“We think that increased marketing and increased services during and leading up to the games is going to be really important, especially for folks who are going to be staying at Atlantic City and going to the games in Philly,” she said.

It’s a fair ask, considering South Jersey’s largest companies likely will be asked to support NJ Transit through the governor’s proposed Corporate Transit Fee — despite having few NJ Transit options.

And, it may be a necessary one, too.

“It can provide a really great artery to make it easy for folks, especially international travelers who are used to taking public transit, who are going to find that less of an option in South Jersey,” Chebra said.

Providing fans with a variety of activities outside of the matches will be key for the state.

LaRusso told the committee that the 2026 World Cup schedule is set up perfectly for this.

In addition to more countries (there will be 48 — 16 more than when the event was held here in 1994), the group-stage matches (from June 11-28) will be played in pods, meaning nations playing one game at MetLife Stadium will play their other group-round games in Philadelphia, Boston or Toronto.

The goal is to give fans a chance to see multiple games in multiple sites, but have a central location to anchor themselves.

This concept seemingly benefits New Jersey — North and South — more than any of the other 10 U.S. locations.

Between MetLife Stadium in East Rutherford and Lincoln Financial Field in Philadelphia, the state will be connected to 14 matches, including 10 in the group stage.

In fact, when you add in games in Atlanta and Miami, approximately one-third of the 104 total matches will be played in the Eastern time zone.

Then, there’s this: Of the approximately 1 million fans expected to attend the event, more than half will not have tickets — they come for the experience. And, if that experience includes a trip to New York City, Vasser is thrilled.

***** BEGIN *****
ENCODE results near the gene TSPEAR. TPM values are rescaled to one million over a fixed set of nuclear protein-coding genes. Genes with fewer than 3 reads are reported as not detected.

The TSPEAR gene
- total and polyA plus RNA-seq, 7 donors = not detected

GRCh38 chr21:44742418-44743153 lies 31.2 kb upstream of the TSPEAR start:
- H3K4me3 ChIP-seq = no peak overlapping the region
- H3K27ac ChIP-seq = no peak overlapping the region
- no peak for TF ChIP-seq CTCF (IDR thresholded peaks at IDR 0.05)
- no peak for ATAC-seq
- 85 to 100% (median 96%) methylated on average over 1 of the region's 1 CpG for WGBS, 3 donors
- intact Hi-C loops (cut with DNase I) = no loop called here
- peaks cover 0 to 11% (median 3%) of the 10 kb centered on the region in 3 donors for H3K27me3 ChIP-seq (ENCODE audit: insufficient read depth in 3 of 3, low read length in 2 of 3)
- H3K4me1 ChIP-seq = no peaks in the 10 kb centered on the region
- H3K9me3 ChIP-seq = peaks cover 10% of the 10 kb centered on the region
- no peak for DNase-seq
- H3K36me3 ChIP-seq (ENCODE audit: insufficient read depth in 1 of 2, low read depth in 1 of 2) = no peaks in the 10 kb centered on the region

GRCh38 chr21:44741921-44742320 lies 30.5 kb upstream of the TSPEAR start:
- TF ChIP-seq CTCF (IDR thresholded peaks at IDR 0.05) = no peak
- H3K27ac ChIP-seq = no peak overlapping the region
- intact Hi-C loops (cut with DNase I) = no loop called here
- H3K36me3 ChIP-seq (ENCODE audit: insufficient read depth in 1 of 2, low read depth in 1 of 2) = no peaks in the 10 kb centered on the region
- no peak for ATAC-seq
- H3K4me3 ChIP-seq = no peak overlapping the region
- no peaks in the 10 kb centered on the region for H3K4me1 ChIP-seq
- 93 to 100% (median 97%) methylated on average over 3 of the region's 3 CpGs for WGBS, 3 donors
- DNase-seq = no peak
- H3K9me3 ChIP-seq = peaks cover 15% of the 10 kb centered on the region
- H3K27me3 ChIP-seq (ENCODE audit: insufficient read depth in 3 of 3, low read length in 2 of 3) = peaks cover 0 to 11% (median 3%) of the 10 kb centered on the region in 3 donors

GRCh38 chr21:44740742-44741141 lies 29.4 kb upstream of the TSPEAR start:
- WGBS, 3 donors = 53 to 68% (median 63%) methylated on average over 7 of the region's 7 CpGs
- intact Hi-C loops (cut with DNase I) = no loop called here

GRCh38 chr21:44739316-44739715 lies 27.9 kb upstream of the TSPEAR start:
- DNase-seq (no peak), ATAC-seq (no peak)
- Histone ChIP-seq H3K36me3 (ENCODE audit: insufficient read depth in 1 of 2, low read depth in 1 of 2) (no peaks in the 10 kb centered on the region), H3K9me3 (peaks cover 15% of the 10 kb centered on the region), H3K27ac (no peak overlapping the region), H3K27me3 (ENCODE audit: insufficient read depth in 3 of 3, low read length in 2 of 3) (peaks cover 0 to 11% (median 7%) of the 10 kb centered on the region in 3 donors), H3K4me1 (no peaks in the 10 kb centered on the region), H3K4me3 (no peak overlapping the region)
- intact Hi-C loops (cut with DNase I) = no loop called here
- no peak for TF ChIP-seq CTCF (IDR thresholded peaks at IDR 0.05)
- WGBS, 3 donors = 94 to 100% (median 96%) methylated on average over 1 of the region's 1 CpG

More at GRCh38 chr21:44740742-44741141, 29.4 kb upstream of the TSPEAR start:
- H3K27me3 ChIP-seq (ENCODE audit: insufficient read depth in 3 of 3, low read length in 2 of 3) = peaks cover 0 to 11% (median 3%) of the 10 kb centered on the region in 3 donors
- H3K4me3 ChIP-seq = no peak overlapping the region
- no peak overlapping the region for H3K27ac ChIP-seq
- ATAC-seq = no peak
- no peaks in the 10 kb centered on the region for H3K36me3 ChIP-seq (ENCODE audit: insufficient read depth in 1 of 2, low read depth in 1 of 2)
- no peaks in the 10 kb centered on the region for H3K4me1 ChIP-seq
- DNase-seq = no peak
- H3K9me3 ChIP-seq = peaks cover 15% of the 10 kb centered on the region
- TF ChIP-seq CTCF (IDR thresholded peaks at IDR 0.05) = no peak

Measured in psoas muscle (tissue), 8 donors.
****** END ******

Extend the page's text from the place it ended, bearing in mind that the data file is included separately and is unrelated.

And eager for the chance to show those fans what they get when they cross the Hudson River. Cheaper hotel rooms, no tax on clothing and — he joked — someone to pump their gas.

It’s all about exposure, Vasser said. And the World Cup certainly will bring eyeballs to North Jersey.

The final of 2022 World Cup was watched by 1.5 billion people (or the equivalent of the combined total of last 13 Super Bowls). The TV audience for the 2026 final — which will be played during prime viewing hours of North and South America, Europe and Africa — is projected to be twice that.

Of course, the World Cup is not the only reason attention will turn to the region. Midway through the tournament, the U.S. will celebrate its 250th birthday, which will come with a July Fourth match in Philadelphia.

And, while the Fourth certainly will have plenty of activities around the Statue of Liberty and at Liberty State Park (the likely home of the FIFA Fanfest site in New Jersey), Philadelphia figures to be the center of attention.

Taking advantage of all of this attention — up and down the state — is key, Vasser said.

“You’ve got 5 billion soccer fans around the world,” he said. “So, this is a good hook to bring them in and show them all of the things the state has to offer. And give them reasons to come back.”